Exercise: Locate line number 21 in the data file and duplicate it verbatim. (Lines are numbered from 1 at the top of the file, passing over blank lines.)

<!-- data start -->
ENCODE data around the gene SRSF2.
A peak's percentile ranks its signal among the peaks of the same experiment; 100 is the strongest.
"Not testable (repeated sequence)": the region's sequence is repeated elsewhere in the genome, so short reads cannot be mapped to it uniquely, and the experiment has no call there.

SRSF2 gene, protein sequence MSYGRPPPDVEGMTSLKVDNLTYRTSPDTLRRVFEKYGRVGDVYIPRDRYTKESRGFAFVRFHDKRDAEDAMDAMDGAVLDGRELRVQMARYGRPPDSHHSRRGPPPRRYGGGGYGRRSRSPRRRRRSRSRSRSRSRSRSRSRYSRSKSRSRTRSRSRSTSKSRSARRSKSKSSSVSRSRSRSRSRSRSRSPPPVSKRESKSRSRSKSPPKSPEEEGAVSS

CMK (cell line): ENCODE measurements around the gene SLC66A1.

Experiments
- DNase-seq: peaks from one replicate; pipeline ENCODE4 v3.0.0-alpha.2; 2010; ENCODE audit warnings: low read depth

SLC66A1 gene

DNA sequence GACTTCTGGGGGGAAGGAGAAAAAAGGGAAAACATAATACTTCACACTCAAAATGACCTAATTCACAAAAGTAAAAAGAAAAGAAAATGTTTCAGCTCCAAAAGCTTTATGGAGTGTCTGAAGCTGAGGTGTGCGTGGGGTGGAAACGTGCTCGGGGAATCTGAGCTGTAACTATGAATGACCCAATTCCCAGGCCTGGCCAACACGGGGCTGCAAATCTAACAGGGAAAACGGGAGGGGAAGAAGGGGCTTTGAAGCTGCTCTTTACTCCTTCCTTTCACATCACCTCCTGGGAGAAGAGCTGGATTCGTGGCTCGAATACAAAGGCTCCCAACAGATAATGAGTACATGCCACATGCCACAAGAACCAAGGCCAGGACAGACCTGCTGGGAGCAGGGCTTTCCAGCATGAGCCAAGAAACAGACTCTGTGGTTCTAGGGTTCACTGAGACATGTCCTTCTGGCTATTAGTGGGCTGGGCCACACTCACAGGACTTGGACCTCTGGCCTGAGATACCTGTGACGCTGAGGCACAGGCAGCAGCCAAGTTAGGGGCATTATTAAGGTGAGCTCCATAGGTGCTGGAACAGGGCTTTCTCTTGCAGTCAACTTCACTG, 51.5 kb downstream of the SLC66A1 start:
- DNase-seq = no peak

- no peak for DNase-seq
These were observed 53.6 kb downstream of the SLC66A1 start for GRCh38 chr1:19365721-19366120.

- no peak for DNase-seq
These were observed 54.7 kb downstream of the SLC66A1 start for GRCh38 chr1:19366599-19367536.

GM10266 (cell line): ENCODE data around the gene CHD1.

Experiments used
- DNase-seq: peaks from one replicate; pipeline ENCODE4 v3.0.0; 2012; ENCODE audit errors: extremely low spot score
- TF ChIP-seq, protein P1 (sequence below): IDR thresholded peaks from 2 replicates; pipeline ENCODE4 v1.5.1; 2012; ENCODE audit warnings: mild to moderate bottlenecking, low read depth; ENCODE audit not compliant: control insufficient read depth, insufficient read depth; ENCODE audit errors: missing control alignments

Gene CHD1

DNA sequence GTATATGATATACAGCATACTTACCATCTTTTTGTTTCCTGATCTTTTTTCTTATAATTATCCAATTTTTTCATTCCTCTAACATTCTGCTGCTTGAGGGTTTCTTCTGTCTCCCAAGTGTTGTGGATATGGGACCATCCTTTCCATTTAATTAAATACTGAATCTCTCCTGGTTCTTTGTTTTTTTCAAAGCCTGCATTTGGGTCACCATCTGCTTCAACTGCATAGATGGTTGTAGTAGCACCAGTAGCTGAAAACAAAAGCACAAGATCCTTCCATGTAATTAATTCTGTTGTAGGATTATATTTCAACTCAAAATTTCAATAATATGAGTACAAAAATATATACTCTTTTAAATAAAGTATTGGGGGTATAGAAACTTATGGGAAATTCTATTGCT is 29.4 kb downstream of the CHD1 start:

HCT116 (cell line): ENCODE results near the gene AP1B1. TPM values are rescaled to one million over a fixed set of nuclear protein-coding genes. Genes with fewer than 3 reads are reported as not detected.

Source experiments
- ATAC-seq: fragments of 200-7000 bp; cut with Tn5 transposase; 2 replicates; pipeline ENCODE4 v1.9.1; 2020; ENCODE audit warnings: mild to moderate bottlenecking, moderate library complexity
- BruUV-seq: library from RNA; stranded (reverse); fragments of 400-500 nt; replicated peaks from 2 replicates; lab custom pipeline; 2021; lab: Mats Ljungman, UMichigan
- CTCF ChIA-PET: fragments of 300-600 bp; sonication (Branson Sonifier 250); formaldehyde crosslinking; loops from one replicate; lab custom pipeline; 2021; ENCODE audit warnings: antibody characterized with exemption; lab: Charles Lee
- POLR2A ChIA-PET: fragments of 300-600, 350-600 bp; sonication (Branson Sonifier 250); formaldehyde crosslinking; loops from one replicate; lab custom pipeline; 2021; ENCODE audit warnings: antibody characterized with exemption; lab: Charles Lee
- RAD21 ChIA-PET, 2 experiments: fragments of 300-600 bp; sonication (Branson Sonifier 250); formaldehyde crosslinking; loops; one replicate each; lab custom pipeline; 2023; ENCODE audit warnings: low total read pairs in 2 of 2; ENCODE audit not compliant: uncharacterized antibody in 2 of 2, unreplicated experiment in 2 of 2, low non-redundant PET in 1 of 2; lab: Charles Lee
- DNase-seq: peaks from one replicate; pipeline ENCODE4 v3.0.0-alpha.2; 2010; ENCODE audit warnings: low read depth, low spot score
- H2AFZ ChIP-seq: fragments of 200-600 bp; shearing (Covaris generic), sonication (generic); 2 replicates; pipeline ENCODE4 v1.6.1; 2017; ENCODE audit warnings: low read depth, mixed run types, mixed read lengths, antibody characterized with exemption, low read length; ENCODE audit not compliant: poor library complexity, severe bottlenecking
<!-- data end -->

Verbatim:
HCT116 (cell line): ENCODE results near the gene AP1B1. TPM values are rescaled to one million over a fixed set of nuclear protein-coding genes. Genes with fewer than 3 reads are reported as not detected.